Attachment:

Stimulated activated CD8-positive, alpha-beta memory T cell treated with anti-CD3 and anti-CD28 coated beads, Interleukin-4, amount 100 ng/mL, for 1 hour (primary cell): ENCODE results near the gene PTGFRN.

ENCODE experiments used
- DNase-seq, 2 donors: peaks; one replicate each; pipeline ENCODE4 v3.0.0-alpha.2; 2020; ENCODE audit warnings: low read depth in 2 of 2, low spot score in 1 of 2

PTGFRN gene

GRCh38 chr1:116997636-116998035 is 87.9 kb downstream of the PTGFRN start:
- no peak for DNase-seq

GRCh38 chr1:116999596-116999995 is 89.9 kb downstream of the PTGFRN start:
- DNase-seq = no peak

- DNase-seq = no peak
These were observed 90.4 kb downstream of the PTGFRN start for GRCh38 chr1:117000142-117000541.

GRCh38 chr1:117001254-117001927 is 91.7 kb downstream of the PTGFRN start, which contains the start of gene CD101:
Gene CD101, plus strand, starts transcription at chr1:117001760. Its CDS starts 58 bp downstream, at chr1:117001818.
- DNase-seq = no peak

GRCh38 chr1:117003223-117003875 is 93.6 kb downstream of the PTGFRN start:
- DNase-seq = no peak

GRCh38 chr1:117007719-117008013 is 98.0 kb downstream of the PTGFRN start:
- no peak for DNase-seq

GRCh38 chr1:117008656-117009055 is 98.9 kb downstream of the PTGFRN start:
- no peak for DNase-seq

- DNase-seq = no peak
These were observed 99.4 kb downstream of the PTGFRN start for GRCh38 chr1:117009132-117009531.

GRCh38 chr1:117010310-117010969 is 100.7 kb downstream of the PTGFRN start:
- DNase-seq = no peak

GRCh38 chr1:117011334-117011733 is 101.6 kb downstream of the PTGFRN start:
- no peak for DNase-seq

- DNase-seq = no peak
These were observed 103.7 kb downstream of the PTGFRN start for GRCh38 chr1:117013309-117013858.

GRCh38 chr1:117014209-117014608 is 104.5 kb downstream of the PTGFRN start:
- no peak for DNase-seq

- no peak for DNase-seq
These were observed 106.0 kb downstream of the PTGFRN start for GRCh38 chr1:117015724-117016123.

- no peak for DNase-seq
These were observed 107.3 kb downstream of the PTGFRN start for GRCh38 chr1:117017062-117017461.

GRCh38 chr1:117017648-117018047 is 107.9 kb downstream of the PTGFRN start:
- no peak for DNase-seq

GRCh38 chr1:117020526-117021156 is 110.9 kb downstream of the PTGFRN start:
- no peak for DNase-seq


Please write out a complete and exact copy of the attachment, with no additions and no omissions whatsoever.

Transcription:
Stimulated activated CD8-positive, alpha-beta memory T cell treated with anti-CD3 and anti-CD28 coated beads, Interleukin-4, amount 100 ng/mL, for 1 hour (primary cell): ENCODE results near the gene PTGFRN.

ENCODE experiments used
- DNase-seq, 2 donors: peaks; one replicate each; pipeline ENCODE4 v3.0.0-alpha.2; 2020; ENCODE audit warnings: low read depth in 2 of 2, low spot score in 1 of 2

PTGFRN gene

GRCh38 chr1:116997636-116998035 is 87.9 kb downstream of the PTGFRN start:
- no peak for DNase-seq

GRCh38 chr1:116999596-116999995 is 89.9 kb downstream of the PTGFRN start:
- DNase-seq = no peak

- DNase-seq = no peak
These were observed 90.4 kb downstream of the PTGFRN start for GRCh38 chr1:117000142-117000541.

GRCh38 chr1:117001254-117001927 is 91.7 kb downstream of the PTGFRN start, which contains the start of gene CD101:
Gene CD101, plus strand, starts transcription at chr1:117001760. Its CDS starts 58 bp downstream, at chr1:117001818.
- DNase-seq = no peak

GRCh38 chr1:117003223-117003875 is 93.6 kb downstream of the PTGFRN start:
- DNase-seq = no peak

GRCh38 chr1:117007719-117008013 is 98.0 kb downstream of the PTGFRN start:
- no peak for DNase-seq

GRCh38 chr1:117008656-117009055 is 98.9 kb downstream of the PTGFRN start:
- no peak for DNase-seq

- DNase-seq = no peak
These were observed 99.4 kb downstream of the PTGFRN start for GRCh38 chr1:117009132-117009531.

GRCh38 chr1:117010310-117010969 is 100.7 kb downstream of the PTGFRN start:
- DNase-seq = no peak

GRCh38 chr1:117011334-117011733 is 101.6 kb downstream of the PTGFRN start:
- no peak for DNase-seq

- DNase-seq = no peak
These were observed 103.7 kb downstream of the PTGFRN start for GRCh38 chr1:117013309-117013858.

GRCh38 chr1:117014209-117014608 is 104.5 kb downstream of the PTGFRN start:
- no peak for DNase-seq

- no peak for DNase-seq
These were observed 106.0 kb downstream of the PTGFRN start for GRCh38 chr1:117015724-117016123.

- no peak for DNase-seq
These were observed 107.3 kb downstream of the PTGFRN start for GRCh38 chr1:117017062-117017461.

GRCh38 chr1:117017648-117018047 is 107.9 kb downstream of the PTGFRN start:
- no peak for DNase-seq

GRCh38 chr1:117020526-117021156 is 110.9 kb downstream of the PTGFRN start:
- no peak for DNase-seq